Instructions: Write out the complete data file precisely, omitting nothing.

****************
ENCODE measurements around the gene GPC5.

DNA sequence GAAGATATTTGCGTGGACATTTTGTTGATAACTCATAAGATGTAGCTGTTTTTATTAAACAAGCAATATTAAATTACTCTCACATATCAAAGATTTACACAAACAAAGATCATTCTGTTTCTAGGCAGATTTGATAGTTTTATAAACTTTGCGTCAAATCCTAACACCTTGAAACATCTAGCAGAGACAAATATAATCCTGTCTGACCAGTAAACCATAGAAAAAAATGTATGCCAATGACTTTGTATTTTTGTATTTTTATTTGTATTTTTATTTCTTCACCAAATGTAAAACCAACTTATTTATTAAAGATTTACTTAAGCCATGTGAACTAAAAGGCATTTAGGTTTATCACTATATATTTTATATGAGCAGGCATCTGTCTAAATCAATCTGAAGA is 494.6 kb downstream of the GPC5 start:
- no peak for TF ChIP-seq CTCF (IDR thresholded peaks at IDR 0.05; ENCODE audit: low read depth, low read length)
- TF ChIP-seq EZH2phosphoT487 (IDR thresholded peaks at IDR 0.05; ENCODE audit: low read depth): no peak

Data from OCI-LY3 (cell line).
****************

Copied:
ENCODE measurements around the gene GPC5.

DNA sequence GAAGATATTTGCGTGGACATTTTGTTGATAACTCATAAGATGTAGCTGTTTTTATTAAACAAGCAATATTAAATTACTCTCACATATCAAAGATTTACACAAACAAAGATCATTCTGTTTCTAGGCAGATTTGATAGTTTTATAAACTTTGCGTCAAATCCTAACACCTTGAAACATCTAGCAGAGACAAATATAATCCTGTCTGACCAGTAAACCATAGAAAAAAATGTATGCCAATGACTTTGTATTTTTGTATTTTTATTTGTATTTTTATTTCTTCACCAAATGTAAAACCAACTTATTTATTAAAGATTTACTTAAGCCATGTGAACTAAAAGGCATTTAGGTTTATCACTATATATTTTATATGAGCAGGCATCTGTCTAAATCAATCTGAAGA is 494.6 kb downstream of the GPC5 start:
- no peak for TF ChIP-seq CTCF (IDR thresholded peaks at IDR 0.05; ENCODE audit: low read depth, low read length)
- TF ChIP-seq EZH2phosphoT487 (IDR thresholded peaks at IDR 0.05; ENCODE audit: low read depth): no peak

Data from OCI-LY3 (cell line).